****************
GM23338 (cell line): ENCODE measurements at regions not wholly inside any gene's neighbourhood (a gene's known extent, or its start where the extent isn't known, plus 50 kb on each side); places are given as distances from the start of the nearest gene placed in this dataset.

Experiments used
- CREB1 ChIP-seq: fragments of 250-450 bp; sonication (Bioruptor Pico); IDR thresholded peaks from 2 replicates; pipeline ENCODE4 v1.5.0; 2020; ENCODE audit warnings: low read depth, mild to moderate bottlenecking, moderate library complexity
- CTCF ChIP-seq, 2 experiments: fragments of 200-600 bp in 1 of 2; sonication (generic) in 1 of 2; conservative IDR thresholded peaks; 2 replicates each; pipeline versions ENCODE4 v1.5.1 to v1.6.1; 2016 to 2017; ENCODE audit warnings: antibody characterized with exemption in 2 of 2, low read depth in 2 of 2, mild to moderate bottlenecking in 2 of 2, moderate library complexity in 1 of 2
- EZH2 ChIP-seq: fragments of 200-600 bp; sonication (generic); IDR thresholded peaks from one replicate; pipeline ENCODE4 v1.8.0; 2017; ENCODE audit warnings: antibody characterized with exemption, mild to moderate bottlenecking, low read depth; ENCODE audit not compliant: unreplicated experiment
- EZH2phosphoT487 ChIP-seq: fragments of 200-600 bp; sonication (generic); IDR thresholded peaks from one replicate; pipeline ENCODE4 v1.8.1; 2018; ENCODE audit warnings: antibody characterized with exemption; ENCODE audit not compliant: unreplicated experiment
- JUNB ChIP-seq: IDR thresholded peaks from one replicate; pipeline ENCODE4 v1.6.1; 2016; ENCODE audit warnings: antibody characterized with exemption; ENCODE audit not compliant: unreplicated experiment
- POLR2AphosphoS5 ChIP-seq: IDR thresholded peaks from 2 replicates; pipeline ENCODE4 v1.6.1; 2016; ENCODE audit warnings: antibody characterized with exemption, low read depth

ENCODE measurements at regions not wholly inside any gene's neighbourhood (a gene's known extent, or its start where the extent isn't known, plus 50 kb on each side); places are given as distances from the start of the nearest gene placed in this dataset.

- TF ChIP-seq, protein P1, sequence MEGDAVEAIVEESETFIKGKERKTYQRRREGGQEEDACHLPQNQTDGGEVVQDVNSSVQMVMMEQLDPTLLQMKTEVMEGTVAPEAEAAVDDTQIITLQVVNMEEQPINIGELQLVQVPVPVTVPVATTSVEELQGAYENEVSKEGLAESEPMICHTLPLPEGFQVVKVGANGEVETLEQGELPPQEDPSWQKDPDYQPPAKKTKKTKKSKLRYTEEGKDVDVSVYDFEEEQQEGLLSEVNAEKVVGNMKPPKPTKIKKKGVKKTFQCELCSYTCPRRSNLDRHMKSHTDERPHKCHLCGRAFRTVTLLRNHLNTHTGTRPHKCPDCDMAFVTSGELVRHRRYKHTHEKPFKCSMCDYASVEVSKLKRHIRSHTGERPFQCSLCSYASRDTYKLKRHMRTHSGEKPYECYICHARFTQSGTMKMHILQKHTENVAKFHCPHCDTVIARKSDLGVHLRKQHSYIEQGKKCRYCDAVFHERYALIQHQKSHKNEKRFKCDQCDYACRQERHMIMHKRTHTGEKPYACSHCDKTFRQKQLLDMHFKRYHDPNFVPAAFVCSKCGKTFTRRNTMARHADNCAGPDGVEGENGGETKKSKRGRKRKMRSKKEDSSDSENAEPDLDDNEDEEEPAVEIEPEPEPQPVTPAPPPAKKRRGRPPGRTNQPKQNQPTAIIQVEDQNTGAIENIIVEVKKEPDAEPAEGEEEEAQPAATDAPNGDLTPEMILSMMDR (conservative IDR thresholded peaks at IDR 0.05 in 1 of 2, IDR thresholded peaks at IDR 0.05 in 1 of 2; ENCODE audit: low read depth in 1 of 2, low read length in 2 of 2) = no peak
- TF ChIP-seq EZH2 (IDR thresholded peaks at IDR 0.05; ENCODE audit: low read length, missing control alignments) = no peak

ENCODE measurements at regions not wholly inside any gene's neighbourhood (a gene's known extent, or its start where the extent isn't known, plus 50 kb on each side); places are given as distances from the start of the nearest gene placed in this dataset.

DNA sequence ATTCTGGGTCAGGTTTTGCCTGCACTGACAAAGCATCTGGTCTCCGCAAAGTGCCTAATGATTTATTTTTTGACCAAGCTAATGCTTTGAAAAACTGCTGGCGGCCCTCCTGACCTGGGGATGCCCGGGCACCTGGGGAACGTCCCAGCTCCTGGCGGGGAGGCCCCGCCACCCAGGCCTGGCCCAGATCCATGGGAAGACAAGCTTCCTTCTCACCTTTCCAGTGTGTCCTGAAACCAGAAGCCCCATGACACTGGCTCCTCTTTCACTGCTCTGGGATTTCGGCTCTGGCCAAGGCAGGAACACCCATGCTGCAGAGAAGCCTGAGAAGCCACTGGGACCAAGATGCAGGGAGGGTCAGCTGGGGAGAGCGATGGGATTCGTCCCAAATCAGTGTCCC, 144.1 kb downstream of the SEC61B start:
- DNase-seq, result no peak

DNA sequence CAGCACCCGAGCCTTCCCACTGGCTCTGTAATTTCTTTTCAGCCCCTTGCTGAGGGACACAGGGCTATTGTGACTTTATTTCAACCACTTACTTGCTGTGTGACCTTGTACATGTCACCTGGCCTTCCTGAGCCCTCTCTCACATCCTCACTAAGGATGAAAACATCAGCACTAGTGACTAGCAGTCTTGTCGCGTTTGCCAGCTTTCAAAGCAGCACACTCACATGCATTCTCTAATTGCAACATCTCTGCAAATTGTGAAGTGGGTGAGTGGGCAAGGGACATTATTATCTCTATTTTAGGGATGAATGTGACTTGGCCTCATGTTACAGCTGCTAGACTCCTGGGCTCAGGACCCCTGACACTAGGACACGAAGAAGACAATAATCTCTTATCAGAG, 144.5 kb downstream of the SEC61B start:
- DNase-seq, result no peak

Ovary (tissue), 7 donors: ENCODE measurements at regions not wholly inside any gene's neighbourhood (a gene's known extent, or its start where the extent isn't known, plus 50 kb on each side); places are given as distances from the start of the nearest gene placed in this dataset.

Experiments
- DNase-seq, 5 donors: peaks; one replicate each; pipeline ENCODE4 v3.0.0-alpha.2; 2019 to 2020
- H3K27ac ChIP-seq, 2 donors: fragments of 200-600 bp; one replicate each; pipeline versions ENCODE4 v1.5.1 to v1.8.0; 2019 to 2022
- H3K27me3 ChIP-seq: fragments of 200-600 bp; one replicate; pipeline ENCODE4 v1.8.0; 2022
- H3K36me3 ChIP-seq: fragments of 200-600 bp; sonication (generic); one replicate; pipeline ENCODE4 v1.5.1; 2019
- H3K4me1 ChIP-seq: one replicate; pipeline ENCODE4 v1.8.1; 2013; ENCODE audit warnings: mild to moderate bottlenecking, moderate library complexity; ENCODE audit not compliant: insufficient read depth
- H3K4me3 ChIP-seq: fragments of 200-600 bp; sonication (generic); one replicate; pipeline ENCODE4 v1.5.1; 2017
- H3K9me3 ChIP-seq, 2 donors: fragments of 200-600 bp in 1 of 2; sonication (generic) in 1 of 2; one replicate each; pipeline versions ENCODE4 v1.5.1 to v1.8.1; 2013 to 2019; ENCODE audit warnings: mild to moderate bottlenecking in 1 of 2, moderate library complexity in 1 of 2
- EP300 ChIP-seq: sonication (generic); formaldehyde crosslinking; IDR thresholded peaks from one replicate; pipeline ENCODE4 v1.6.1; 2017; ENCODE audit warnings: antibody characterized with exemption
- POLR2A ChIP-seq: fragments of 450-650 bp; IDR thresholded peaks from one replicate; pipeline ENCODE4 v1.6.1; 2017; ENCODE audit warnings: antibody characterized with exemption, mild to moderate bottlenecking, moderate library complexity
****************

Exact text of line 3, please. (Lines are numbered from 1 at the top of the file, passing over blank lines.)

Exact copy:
- CREB1 ChIP-seq: fragments of 250-450 bp; sonication (Bioruptor Pico); IDR thresholded peaks from 2 replicates; pipeline ENCODE4 v1.5.0; 2020; ENCODE audit warnings: low read depth, mild to moderate bottlenecking, moderate library complexity